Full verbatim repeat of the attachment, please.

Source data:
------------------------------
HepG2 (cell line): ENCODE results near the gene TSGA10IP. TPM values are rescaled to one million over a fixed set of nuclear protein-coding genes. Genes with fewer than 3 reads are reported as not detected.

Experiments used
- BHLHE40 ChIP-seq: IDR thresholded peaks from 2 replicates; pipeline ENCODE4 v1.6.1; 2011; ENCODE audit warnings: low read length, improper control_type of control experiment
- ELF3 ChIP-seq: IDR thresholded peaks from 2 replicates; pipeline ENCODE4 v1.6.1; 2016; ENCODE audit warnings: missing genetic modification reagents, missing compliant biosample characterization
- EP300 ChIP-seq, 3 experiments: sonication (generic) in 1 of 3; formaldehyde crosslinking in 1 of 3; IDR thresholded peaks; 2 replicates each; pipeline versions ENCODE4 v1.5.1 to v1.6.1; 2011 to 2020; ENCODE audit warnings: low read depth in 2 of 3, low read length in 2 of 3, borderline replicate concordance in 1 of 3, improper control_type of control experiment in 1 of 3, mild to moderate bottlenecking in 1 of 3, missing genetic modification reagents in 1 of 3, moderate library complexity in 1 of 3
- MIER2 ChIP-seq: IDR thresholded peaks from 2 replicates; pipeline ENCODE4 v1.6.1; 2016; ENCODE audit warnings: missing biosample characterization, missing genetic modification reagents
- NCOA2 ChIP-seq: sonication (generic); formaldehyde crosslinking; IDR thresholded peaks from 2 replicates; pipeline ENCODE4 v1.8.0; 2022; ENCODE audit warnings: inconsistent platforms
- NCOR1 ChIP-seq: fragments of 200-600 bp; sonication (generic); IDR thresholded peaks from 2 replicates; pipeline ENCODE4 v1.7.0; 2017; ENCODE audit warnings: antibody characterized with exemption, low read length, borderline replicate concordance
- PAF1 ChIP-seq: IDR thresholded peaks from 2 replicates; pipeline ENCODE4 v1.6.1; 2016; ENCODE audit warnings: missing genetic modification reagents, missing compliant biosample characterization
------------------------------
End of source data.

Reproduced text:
HepG2 (cell line): ENCODE results near the gene TSGA10IP. TPM values are rescaled to one million over a fixed set of nuclear protein-coding genes. Genes with fewer than 3 reads are reported as not detected.

Experiments used
- BHLHE40 ChIP-seq: IDR thresholded peaks from 2 replicates; pipeline ENCODE4 v1.6.1; 2011; ENCODE audit warnings: low read length, improper control_type of control experiment
- ELF3 ChIP-seq: IDR thresholded peaks from 2 replicates; pipeline ENCODE4 v1.6.1; 2016; ENCODE audit warnings: missing genetic modification reagents, missing compliant biosample characterization
- EP300 ChIP-seq, 3 experiments: sonication (generic) in 1 of 3; formaldehyde crosslinking in 1 of 3; IDR thresholded peaks; 2 replicates each; pipeline versions ENCODE4 v1.5.1 to v1.6.1; 2011 to 2020; ENCODE audit warnings: low read depth in 2 of 3, low read length in 2 of 3, borderline replicate concordance in 1 of 3, improper control_type of control experiment in 1 of 3, mild to moderate bottlenecking in 1 of 3, missing genetic modification reagents in 1 of 3, moderate library complexity in 1 of 3
- MIER2 ChIP-seq: IDR thresholded peaks from 2 replicates; pipeline ENCODE4 v1.6.1; 2016; ENCODE audit warnings: missing biosample characterization, missing genetic modification reagents
- NCOA2 ChIP-seq: sonication (generic); formaldehyde crosslinking; IDR thresholded peaks from 2 replicates; pipeline ENCODE4 v1.8.0; 2022; ENCODE audit warnings: inconsistent platforms
- NCOR1 ChIP-seq: fragments of 200-600 bp; sonication (generic); IDR thresholded peaks from 2 replicates; pipeline ENCODE4 v1.7.0; 2017; ENCODE audit warnings: antibody characterized with exemption, low read length, borderline replicate concordance
- PAF1 ChIP-seq: IDR thresholded peaks from 2 replicates; pipeline ENCODE4 v1.6.1; 2016; ENCODE audit warnings: missing genetic modification reagents, missing compliant biosample characterization